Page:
Saturday, February 25, 2023

"Mlima's Tale" by Ten Thousand Things at Open Book

It's been three years since Ten Thousand Things has been able to fulfill their mission of bringing theater to those who would otherwise never experience it, performing in prisons, community centers, shelters, and other public spaces. It feels like a good sign that maybe we're moving beyond the pandemic, or learning how to live with it, that they're able to perform in these spaces that have been deemed unsafe for the past few years. They're also back at their home base for public performances - Open Book on Washington in Minneapolis. Even though I've seen a few TTT shows at various other spaces in the last few years, for some reason this small brick-walled wood-floored room above this more-than-a-bookstore (with its coffee shop reopening soon) feels like the TTT of old. And what a perfect show to return with - Lynn Nottage's Mlima's Tale, following the journey of a "big tusker" elephant through his life in the Kenyan bush, his death at the hands of poachers, and even the journey of his tusks in the ivory market. It's funny and fantastical and tragic, and as always beautifully brought to life by some of #TCTheater's best artists in a small space with "All the Lights On," harnessing the power of collective imagination as we travel the world with Mlima. See it at Open Book now through March 12.

The show begins with all five actors moving as one and embodying the giant elephant Mlima, stomping around the space, ears flapping almost in the audience's faces, trunk trumpeting. Then the formation breaks apart, and Brian Bose becomes Mlima, in a graceful physical performance that not only makes us believe that this lithe biped is the massive beast, but also makes us feel all of the emotions that Mlima experiences. The uber talented ensemble (consisting of Katie Bradley, Joy Dolo, Clay Man Soo, and Will Sturdivant) become other elephants, as they call out to each other and stomp the floor so hard you can feel it in your bones. Mlima's happy days with mate and children end when the poachers finally find him, resulting in a slow and agonizing death played out in front of us, but his spirit lives on and follows the journey of his tusks, haunting the story. The ensemble also plays many human characters in the story - the hunters, park officials, and all of the individuals responsible for each of the various steps along the way as Mlima's tusks eventually become carvings in a rich couple's home in China. But Mlima is always there, his hands coated in white powder, leaving his mark and reminding us of the life that once was.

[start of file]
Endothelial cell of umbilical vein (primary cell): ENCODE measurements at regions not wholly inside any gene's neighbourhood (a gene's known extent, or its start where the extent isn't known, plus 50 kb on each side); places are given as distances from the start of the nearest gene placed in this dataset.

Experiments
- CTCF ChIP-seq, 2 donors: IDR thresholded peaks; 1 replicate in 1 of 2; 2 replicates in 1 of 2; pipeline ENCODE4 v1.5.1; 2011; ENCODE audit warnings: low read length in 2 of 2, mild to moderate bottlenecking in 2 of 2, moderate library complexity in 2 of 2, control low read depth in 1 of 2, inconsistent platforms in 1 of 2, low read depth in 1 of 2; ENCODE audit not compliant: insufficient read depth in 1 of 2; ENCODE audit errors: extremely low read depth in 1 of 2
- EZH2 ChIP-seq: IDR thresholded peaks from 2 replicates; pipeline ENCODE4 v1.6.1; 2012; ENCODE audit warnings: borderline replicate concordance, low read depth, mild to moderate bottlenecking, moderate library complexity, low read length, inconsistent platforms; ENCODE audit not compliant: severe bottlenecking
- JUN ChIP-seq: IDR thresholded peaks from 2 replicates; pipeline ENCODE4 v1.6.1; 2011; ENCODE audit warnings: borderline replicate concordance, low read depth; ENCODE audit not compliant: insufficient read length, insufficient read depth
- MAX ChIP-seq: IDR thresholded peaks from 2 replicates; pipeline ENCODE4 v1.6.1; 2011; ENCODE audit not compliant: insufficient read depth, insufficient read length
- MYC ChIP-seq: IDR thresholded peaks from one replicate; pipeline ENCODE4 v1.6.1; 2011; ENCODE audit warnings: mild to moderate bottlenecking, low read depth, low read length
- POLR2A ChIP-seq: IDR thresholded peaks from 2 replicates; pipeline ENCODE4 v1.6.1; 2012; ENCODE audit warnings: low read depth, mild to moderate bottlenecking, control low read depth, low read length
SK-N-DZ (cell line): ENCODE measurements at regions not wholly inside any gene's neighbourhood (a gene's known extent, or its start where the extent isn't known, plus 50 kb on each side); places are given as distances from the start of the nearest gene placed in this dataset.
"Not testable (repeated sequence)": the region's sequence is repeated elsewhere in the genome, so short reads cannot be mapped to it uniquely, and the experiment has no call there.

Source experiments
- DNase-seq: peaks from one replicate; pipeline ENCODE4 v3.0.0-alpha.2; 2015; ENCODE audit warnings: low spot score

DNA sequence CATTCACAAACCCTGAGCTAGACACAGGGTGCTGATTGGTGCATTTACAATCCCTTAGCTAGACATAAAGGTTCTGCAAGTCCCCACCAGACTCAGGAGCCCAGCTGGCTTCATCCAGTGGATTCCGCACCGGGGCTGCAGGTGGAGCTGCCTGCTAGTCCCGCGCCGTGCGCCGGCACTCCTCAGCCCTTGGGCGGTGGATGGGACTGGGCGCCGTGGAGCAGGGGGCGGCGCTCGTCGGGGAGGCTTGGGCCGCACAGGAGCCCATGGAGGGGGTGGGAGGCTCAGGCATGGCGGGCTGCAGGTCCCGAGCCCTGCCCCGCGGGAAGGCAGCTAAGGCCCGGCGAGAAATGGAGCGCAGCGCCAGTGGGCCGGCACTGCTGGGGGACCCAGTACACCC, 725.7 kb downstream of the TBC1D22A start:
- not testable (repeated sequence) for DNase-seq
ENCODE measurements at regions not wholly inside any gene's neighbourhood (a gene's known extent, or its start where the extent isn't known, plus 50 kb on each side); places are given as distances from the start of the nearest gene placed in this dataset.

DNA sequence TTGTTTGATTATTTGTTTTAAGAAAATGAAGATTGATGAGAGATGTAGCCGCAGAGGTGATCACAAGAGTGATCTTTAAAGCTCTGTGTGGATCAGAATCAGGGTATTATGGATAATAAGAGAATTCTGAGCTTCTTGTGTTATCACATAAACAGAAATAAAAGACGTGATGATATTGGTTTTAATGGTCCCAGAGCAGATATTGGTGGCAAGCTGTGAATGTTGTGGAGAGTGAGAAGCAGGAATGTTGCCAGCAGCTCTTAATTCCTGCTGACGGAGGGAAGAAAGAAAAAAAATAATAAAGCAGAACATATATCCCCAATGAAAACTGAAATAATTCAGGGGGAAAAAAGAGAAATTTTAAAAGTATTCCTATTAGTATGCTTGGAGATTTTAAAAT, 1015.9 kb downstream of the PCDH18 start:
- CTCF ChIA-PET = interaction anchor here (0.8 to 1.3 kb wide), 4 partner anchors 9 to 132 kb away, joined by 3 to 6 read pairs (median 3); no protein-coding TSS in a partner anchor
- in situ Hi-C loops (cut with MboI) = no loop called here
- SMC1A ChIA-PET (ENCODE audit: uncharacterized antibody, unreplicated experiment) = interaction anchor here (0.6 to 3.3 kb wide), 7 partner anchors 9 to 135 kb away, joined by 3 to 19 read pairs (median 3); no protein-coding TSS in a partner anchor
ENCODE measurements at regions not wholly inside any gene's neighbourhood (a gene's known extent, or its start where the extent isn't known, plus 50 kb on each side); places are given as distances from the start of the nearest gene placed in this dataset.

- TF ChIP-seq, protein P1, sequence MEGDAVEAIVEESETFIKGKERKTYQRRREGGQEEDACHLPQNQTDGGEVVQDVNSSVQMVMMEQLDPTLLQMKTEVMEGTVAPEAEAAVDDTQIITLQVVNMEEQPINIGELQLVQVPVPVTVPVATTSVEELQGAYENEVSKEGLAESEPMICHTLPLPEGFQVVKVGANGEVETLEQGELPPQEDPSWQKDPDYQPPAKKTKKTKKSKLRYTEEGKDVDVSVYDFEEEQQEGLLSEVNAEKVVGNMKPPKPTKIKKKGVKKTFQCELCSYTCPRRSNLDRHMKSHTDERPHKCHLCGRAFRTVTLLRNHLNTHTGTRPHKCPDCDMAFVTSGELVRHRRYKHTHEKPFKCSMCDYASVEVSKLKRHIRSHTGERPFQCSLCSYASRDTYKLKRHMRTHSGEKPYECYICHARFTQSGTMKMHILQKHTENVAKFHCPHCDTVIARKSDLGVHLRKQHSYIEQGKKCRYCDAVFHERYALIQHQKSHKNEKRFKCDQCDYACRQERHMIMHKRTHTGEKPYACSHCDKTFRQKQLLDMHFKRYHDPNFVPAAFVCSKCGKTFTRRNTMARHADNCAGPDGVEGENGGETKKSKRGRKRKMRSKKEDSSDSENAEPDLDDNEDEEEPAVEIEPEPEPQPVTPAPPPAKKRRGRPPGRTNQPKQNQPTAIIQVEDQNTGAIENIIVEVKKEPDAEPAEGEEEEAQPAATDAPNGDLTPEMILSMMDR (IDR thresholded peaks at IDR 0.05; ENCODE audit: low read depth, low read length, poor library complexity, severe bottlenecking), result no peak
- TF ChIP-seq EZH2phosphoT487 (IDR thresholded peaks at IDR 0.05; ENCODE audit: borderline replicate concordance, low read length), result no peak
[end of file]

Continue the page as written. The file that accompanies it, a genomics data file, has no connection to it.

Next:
the ensemble as the elephant Mlima
(photo courtesy of TTT)
Ansa Akyea directs the piece, with choreography/movement by Darrius Strong, in a way that we can clearly follow the story through the ever-changing locations. Despite the somber story, the play has a feeling of lightness and playfulness, including some moments of humor that most often come from Joy (the most aptly named human I know) interacting with the crowd. The cast displays an impressive array of accents from the African and Asian continents, as well as British and others (they wisely employed three dialect coaches to cover this range: Patrick Chew, Anh-Thu Pham, and Wariboko Semenitari). 

Joel Sass's minimalist set pieces include a stool and a couple stepladders painted in a wood grain, and spears or guns made charmingly out of bamboo. The costumes are similarly minimalist, but with a surprising number of changes for the ensemble, from their basic t-shirts and pants, to the addition of various shirts, jackets, hats, and even full costume changes, which really helps us keep track of the characters and know instantly who they are. Brian as Mlima is dressed in sepia toned baggy drop-crotch pants and a one-sleeved shirt, one arm bare to represent the elephant's tusk, changing into an elegant ivory tunic and pants when Mlima's tusk complete their long journey (costume design by Joe Burch III).

One of the great features of TTT is that the story is always accompanied by a soundscape, this time by Dameun Strange on some kind of sound machine, as well as various noisemakers, for an almost constant underscore that never calls attention to itself but is always there to provide atmosphere and tone.

This fascinating play by Lynn Nottage (whose grittily realistic plays Sweat and Floyd's/Clyde's were recently seen at the Guthrie) premiered at The Public Theater in 2018, and tells a fantastical tale of the very real threat to one of the planet's most majestic species. In this allegory you may also see a threat to the overall ecosystem, or the trafficking of another kind of African bodies. I really can't imagine this play in a more traditional theater setting, it lends itself so perfectly to Ten Thousand Things' unique brand of storytelling. Without any fancy tricks of lighting or technical elements, simply employing the ages old tools of movement, expression, music, words, imagination, and the magic of acting. 

Mlima's Tale continues at Open Book in downtown Minneapolis Thursdays through Sundays until March 12.


Join me and my fellow Twin Cities Theater Bloggers for a special event at Chanhassen Dinner Theatres! Get $20 off the ticket price for the March 4 matinee performance of the regional premiere of the super fun and heart-warming musical The Prom, and stick around after the show for a talk-back with some of the cast. Read my review of The Prom here, find more info about the event in the Facebook event here, and purchase discount tickets using code TCTB1 or by clicking on this link (discount valid for any performance through March 12).